The delineation of technical standards is required by the Liaison Committee on Medical Education to confirm that accreditation standards are being met. Although these standards serve to delineate the necessary physical and mental abilities of all candidates, they are not intended to deter any qualified candidate for whom reasonable accommodation will allow fulfillment of the complete curriculum. A “qualified person with a disability” is an individual with a disability who meets the academic and technical standards requisite to admission or participation in the School of Medicine’s educational programs, with or without reasonable accommodations. Each applicant to the School of Medicine, as part of the school’s supplemental application, is required to acknowledge in writing the reading, understanding, and meeting of all technical standards. Candidates for admission who have a disability and use accommodations should begin discussions with the University of South Carolina Student Disability Resource Center either prior to or as soon as the offer of admission is received and accepted.  All candidates (admission candidates and current students) with disabilities bear the responsibility of providing that office with current information documenting the general nature and extent of the disability, and the proposed accommodations. Evaluating and facilitating accommodation requests is a collaborative effort among the candidate, the School of Medicine, and the UofSC Student Disability Resource Center. The School of Medicine reserves the right to request new or additional information through the Student Disability Resource Center should a candidate/student have or develop a condition that would place patients, the candidate/student, or others at risk or that may affect his/her need for accommodation.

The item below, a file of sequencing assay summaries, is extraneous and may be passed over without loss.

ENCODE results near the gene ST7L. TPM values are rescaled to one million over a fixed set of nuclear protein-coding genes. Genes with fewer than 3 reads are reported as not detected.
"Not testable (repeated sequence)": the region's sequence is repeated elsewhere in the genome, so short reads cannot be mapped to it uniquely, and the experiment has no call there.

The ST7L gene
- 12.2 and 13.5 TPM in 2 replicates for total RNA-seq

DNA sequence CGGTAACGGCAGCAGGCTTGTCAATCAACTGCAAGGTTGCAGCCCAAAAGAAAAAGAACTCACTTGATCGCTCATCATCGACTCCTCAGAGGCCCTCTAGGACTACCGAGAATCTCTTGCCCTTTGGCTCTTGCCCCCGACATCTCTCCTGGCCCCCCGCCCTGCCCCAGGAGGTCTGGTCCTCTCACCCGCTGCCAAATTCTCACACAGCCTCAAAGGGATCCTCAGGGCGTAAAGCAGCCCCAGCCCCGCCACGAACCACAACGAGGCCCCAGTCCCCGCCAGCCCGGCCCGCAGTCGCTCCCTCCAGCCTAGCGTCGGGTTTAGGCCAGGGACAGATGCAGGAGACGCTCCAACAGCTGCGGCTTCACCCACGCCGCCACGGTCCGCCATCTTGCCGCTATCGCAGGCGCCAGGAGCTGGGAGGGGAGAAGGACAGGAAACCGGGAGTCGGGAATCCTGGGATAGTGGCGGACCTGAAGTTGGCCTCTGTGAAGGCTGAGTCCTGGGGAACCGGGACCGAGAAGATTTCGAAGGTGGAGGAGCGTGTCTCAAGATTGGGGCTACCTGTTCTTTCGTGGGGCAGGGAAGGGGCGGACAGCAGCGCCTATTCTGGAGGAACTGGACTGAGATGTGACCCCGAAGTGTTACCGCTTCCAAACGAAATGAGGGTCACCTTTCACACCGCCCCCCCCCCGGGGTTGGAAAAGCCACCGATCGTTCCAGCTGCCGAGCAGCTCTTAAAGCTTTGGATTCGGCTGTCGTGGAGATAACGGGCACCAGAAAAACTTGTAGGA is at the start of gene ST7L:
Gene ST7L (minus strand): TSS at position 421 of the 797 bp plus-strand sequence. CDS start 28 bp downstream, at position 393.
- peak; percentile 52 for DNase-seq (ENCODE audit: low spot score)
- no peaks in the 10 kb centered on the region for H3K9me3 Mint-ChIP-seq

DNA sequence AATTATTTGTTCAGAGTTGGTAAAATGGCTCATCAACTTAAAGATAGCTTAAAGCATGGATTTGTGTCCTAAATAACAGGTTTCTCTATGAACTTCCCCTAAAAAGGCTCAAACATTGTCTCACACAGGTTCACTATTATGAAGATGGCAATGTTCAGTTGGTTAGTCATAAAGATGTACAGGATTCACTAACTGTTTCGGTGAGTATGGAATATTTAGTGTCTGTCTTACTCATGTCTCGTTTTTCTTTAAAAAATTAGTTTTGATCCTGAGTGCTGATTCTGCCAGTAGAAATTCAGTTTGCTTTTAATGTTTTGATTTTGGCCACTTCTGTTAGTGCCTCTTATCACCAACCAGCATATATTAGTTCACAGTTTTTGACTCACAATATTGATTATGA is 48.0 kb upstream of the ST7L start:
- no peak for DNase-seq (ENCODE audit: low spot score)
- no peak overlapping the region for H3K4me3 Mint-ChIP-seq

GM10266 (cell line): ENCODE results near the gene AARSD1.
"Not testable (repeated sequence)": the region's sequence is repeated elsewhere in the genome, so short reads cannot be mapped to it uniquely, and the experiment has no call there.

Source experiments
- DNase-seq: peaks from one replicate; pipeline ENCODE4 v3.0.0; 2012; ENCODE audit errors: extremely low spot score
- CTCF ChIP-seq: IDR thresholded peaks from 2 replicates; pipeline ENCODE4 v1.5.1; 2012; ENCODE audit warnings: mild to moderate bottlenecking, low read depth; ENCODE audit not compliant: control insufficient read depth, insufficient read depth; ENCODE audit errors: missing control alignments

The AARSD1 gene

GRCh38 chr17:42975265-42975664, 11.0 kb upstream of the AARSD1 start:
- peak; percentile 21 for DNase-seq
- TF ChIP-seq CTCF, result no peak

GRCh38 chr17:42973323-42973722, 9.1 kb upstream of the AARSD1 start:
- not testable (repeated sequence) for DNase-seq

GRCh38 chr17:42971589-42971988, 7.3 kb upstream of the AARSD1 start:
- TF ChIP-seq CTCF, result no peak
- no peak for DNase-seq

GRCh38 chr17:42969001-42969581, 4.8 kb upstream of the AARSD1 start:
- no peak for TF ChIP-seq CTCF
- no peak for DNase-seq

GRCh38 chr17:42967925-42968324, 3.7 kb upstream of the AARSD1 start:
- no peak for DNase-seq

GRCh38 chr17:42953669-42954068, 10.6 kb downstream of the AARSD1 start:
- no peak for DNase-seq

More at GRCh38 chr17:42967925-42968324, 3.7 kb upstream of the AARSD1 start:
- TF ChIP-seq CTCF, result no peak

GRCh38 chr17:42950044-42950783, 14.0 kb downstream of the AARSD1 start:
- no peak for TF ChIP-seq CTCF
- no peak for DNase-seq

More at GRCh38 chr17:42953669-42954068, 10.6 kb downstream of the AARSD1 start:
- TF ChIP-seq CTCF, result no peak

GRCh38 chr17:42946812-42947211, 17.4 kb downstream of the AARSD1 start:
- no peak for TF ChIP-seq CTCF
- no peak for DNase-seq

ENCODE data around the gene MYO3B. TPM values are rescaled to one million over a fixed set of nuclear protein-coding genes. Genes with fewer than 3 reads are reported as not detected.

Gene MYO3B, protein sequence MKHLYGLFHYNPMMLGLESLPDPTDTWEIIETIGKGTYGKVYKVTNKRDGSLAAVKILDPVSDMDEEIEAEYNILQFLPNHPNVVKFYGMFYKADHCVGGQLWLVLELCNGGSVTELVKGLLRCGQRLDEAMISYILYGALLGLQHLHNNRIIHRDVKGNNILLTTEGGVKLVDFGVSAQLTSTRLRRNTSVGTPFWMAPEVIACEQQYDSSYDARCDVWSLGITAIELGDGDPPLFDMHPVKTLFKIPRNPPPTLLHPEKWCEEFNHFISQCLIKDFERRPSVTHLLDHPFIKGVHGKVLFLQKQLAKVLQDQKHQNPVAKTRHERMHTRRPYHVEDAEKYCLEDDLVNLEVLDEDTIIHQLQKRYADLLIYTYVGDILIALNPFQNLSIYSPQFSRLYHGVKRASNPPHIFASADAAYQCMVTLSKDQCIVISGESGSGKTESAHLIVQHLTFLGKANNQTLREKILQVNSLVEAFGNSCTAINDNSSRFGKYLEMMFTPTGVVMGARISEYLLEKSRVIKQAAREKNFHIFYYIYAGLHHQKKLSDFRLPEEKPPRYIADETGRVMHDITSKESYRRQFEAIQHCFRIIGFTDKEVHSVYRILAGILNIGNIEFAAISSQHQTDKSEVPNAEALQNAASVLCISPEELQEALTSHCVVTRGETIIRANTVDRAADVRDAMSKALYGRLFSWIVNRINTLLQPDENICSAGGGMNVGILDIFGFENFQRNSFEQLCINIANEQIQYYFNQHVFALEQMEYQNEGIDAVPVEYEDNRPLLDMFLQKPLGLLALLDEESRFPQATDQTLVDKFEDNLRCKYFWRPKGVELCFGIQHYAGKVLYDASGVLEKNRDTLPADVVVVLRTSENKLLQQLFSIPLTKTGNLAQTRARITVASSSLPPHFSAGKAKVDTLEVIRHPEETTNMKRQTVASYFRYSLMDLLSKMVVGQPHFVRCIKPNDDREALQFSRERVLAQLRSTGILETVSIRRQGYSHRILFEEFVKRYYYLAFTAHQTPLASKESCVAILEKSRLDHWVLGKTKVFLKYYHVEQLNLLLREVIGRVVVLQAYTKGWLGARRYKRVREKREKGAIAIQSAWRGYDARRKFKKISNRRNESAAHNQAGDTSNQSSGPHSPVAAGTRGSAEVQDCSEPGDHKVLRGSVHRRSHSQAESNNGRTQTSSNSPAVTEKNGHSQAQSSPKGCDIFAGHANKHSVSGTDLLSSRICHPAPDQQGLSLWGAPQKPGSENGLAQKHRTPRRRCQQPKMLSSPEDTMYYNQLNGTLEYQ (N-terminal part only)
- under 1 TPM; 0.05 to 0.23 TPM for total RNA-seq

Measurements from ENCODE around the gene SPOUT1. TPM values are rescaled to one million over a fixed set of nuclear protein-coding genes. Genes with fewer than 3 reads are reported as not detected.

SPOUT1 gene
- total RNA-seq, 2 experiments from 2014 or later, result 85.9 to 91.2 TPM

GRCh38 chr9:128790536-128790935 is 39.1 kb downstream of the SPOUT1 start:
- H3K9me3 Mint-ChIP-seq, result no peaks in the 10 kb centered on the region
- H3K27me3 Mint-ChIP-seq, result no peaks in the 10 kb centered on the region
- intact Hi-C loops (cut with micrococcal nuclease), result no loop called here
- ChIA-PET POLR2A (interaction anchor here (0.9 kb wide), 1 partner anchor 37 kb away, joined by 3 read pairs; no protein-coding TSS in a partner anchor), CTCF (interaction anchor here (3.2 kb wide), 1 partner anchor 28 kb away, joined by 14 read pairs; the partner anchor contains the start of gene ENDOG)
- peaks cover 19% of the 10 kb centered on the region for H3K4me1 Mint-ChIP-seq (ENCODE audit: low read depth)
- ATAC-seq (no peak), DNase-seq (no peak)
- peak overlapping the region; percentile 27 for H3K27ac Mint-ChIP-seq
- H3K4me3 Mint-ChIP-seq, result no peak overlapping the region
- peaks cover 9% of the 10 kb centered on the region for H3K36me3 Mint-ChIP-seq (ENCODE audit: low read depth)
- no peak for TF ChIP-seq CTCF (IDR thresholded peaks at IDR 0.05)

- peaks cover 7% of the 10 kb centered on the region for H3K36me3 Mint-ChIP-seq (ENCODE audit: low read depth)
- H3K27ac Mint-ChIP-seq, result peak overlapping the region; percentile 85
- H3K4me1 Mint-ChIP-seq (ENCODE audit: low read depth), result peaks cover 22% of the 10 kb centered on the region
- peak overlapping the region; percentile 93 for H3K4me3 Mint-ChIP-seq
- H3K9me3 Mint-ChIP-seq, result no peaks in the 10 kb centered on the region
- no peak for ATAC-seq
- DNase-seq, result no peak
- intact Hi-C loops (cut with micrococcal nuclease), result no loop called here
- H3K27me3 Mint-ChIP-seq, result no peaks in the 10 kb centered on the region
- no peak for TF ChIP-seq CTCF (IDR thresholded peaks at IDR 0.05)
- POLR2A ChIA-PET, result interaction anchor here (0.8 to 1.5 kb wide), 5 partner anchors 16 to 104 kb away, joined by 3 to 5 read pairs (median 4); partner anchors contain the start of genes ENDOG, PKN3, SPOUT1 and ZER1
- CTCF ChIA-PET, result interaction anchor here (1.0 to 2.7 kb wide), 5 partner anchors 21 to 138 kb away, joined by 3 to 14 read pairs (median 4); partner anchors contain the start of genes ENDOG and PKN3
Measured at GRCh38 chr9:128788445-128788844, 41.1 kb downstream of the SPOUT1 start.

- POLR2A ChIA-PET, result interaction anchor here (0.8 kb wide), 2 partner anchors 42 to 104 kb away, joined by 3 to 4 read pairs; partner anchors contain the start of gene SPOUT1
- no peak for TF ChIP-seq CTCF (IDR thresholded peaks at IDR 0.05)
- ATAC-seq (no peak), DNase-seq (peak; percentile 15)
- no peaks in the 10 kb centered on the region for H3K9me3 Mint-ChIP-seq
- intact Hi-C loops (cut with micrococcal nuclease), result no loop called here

The School of Medicine has established the following technical standards for admission to, retention in, and graduation from, the M.D. program:

(a)  Observation

Candidates/students must be able to observe demonstrations, collect data, and participate in experiments and dissections in the basic sciences, including, but not limited to, demonstrations in animals, microbiologic cultures, and microscopic studies of microorganisms and tissues in normal and pathologic states. Candidates/students must be able to accurately observe patients and integrate these observations with the findings obtained during the elicitation of a medical history and performance of a physical examination in order to develop an appropriate diagnosis and establish a therapeutic plan. 

(b)  Communication

Candidates/students must be able to communicate effectively and efficiently in the English language in oral and written form with patients, their families, and all members of the health care team. They must be able to obtain a medical history and perform a mental status examination, interpret non-verbal aspects of communication, and establish therapeutic relationships with patients. Candidates/students must be able to accurately and clearly record information. 

(c)  Motor Function